Violence against women

Young Arab men fight for women′s rights

Fifteen years after Security Council Resolution 1325 called on all parties to protect women and girls from gender-based violence, such violence remains widespread throughout the Arab world. The good news is that ever more young Arab men are joining women′s rights organisations. By Katja Dombrowski

Heide Serra from Amica, a German aid organisation, notes a ″high willingness″ among men to engage in the fight for women′s rights as fundamental human rights. Amica works with Nataj, a newly founded women′s organisation in Benghazi, Libya. Nataj addresses all issues women face in the context of the country′s difficult transformation.

28-year-old Marrwan Gargoum is a well-known activist. He assists the Nataj management. He appreciates that women played an important role in Libya′s revolution. Today, life is very difficult, and especially so for women, in the war-ravaged city. But: ″There is a strong women′s movement in Benghazi, and it′s growing every day,″ Gargoum told a conference in the German city of Freiburg on 25 November, the UN international day for the elimination of violence against women. The conference was organised by Amica in collaboration with the Heinrich Boll Foundation.

Women demonstrate in Cairo against sexual harassment (photo: DW/K. El Kaoutit)
Protesting against sexual violence: according to "Ahram Online", a United Nations survey conducted in co-operation with the Egyptian Demographics Office and including seven of 27 local authorities in April 2013 revealed that practically every Egyptian woman has experienced some kind of sexual harassment. The spectrum ranges from harassment through to rape

93 percent of Egyptian women are victims of sexual violence

Mohammed El Khateeb from Egypt is another young man committed to protecting women′s rights. He works with HarassMap in Cairo, an initiative that aims to create an environment that does not tolerate sexual harassment. ″Ninety-three percent of all women in Egypt become victims of sexual harassment or abuse and 81 % of the harassment happens in public, with no one interfering,″ El Khateeb says. In his view, raising awareness for the issue is crucial, since many Egyptians deny it exists at all. ″One has to acknowledge the problem in order to tackle it,″ the 23-year-old man says. HarassMap has posted an interactive map online, so victims and witnesses can report cases of harassment in public.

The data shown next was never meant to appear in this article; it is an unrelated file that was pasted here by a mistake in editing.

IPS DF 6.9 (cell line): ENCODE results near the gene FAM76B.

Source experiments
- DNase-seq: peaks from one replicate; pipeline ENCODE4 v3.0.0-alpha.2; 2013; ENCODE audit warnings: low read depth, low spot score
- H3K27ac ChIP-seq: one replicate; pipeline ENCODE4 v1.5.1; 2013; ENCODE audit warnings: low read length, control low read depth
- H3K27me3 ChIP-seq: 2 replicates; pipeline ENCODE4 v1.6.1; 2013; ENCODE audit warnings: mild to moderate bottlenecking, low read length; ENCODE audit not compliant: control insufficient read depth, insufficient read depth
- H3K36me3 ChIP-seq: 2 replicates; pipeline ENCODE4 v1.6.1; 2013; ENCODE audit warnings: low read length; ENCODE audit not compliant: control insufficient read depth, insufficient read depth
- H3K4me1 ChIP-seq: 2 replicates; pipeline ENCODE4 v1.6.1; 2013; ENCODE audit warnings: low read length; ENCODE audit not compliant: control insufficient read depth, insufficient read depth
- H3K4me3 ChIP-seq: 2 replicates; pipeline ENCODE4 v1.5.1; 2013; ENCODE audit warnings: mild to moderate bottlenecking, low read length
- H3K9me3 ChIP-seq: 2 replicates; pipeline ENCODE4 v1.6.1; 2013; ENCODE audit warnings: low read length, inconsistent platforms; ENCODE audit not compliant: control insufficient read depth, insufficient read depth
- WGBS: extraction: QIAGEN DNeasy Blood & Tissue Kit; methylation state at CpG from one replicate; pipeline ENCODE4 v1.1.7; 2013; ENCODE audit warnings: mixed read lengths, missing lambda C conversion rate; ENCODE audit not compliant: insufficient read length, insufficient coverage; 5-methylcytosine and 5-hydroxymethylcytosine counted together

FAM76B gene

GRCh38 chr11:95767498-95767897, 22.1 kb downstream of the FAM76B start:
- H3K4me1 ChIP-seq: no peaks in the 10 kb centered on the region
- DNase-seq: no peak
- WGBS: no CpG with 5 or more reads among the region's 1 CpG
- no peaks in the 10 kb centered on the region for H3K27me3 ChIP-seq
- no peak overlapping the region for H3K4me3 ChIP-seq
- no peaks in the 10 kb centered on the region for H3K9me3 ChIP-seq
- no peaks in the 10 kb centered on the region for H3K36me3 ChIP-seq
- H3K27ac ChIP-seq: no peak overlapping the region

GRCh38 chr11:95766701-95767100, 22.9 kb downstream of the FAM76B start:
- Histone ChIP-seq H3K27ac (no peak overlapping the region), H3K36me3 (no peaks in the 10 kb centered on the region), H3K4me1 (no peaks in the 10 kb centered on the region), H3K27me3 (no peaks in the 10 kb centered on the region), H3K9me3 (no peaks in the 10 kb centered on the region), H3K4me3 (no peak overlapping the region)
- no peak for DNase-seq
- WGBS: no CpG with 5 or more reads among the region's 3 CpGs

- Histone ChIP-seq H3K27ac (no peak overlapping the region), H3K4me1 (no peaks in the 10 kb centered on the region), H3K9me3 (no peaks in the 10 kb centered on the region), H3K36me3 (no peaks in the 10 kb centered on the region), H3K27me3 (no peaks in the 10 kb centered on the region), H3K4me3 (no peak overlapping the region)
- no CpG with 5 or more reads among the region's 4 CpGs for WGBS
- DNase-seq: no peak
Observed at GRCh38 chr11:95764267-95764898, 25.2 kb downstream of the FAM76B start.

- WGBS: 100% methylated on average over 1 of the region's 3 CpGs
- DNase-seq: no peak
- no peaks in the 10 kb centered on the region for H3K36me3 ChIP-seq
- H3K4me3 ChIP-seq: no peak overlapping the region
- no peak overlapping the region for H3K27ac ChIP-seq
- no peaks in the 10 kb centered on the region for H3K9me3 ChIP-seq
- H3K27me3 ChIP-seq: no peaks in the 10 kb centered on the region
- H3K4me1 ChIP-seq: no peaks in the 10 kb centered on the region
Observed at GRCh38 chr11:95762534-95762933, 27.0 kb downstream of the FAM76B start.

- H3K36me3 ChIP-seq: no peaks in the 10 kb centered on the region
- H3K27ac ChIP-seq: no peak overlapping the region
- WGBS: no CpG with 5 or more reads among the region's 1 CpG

With regard to the Arab spring of 2011, El Khateeb says the people wanted Egypt to change. ″There is an active civil society in Cairo,″ he says, ″and women and men work together.″ According to El Khateeb, many men find sexual harassment offensive and want to prevent it. In his eyes, it is the job of the police and courts to sanction abusive behaviour, but civic activists must make sure social attitudes change so gender abuse will generally be considered unacceptable.

The problem pre-dates IS

Annemarie Sancar from the Swiss Peace Foundation′s Centre for Peace Promotion (KOFF) insists that protecting women, as Resolution 1325 requires, must not lead to their exclusion from the public sphere. ″That would mean backing down,″ she says. In her view, prevention is most important and root causes must be tackled.

Screenshot of harassmap.org (source: harassmap.org)
Charting the situation of women in Egypt: the page harassmap.org uses mobile online technology to fight the social acceptance of sexual violence. In 2012 harassmap won the Deutsche Welle BOB Award for "Best Use of Technology for Social Good"

In the regions controlled by Islamic State in Syria and Iraq, violence against women is especially widespread. Laila Alodaat is a Syrian human-rights lawyer, who works for the Women′s International League for Peace and Freedom (WILPF). She points out that the problem did not start with IS but has long been tolerated in both countries.

Women are at particular risk

In armed conflicts, however, women are exceedingly vulnerable. ″Generally, they don′t fight, they don′t hold arms, they cannot defend themselves,″ Alodaat says. Furthermore there are many restrictions, for example of movement. ″Syria's legal and administrative system has collapsed - this has a big impact on women,″ Alodaat bemoans, summarising: ″The armed conflict has taken away the few gains made by Syria′s women since independence.″

Jan Ilhan Kizilhan, psychologist and Orientalist, reports horrible atrocities against the Yazidi minority in northern Iraq. ″Women are sold by IS, enslaved, raped, tortured,″ he says. According to him, IS is following a fascist ideology, dehumanising others and pursuing a strategy of genocide against the Yazidi.

The Yazidi are relatively well known, but other religious and ethnic minorities are not. ″Millions of women face similar dangers,″ Alodaat warns, calling for more prevention efforts.

Katja Dombrowski

© D+C Development and Cooperation 2015

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